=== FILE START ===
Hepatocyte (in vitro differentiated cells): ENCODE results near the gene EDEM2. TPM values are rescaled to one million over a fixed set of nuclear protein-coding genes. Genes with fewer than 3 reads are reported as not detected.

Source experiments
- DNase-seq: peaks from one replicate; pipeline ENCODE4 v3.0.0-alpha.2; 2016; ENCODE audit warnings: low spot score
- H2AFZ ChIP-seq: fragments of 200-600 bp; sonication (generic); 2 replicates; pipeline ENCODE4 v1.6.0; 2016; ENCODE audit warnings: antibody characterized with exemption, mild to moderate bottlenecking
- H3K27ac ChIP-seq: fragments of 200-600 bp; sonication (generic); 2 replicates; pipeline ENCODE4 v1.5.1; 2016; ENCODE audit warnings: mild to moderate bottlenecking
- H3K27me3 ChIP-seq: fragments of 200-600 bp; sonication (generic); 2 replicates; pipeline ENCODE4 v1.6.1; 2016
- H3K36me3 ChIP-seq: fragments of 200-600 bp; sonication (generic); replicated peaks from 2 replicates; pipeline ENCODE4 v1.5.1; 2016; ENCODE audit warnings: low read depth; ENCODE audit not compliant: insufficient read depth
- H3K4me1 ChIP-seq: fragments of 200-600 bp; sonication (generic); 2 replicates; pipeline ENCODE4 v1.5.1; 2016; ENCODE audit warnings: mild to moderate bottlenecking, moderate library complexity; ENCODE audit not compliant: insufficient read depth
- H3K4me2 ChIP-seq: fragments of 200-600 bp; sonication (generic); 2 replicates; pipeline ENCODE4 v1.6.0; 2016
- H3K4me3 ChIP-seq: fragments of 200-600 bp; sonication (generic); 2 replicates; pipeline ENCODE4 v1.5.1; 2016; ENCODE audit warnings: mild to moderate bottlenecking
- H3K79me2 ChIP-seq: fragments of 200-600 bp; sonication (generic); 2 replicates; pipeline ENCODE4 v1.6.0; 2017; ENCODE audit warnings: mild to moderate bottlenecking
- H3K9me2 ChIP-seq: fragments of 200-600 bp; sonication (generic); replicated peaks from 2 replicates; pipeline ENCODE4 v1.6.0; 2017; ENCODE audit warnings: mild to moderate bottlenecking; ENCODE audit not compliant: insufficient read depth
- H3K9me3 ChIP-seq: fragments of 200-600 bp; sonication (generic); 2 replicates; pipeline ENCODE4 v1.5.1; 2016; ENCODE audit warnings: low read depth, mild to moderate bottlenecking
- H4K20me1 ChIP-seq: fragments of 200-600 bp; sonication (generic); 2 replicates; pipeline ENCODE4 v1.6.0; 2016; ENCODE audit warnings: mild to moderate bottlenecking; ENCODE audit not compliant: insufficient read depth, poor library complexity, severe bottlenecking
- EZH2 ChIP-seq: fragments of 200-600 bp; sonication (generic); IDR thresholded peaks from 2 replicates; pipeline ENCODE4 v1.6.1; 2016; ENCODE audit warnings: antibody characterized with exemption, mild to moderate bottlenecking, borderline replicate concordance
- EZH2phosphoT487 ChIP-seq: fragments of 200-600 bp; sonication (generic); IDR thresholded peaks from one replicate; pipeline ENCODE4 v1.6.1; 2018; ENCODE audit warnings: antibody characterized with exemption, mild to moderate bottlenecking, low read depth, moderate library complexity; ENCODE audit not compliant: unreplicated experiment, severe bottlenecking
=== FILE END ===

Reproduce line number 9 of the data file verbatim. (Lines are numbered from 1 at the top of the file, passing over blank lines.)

- H3K4me2 ChIP-seq: fragments of 200-600 bp; sonication (generic); 2 replicates; pipeline ENCODE4 v1.6.0; 2016